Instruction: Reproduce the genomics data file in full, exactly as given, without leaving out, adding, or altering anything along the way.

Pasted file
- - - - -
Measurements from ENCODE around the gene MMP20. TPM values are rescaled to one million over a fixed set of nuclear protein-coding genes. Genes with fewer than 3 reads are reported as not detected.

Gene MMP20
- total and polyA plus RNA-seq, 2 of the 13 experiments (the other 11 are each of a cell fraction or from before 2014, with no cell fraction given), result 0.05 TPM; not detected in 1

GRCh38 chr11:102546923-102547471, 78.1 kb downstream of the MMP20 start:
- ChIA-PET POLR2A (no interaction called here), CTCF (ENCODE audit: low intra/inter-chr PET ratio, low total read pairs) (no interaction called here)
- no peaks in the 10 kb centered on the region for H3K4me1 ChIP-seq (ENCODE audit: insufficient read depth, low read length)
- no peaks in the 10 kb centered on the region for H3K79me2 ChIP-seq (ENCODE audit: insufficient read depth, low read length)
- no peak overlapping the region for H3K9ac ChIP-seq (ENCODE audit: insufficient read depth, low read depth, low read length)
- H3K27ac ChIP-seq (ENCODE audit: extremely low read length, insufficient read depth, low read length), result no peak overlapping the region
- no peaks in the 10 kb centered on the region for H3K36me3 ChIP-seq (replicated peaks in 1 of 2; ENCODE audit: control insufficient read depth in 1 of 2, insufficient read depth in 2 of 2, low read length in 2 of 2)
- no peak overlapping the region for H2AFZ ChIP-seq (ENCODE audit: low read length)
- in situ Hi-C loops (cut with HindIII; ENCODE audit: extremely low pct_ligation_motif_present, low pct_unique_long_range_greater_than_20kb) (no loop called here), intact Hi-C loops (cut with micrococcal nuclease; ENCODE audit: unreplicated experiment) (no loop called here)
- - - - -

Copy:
Measurements from ENCODE around the gene MMP20. TPM values are rescaled to one million over a fixed set of nuclear protein-coding genes. Genes with fewer than 3 reads are reported as not detected.

Gene MMP20
- total and polyA plus RNA-seq, 2 of the 13 experiments (the other 11 are each of a cell fraction or from before 2014, with no cell fraction given), result 0.05 TPM; not detected in 1

GRCh38 chr11:102546923-102547471, 78.1 kb downstream of the MMP20 start:
- ChIA-PET POLR2A (no interaction called here), CTCF (ENCODE audit: low intra/inter-chr PET ratio, low total read pairs) (no interaction called here)
- no peaks in the 10 kb centered on the region for H3K4me1 ChIP-seq (ENCODE audit: insufficient read depth, low read length)
- no peaks in the 10 kb centered on the region for H3K79me2 ChIP-seq (ENCODE audit: insufficient read depth, low read length)
- no peak overlapping the region for H3K9ac ChIP-seq (ENCODE audit: insufficient read depth, low read depth, low read length)
- H3K27ac ChIP-seq (ENCODE audit: extremely low read length, insufficient read depth, low read length), result no peak overlapping the region
- no peaks in the 10 kb centered on the region for H3K36me3 ChIP-seq (replicated peaks in 1 of 2; ENCODE audit: control insufficient read depth in 1 of 2, insufficient read depth in 2 of 2, low read length in 2 of 2)
- no peak overlapping the region for H2AFZ ChIP-seq (ENCODE audit: low read length)
- in situ Hi-C loops (cut with HindIII; ENCODE audit: extremely low pct_ligation_motif_present, low pct_unique_long_range_greater_than_20kb) (no loop called here), intact Hi-C loops (cut with micrococcal nuclease; ENCODE audit: unreplicated experiment) (no loop called here)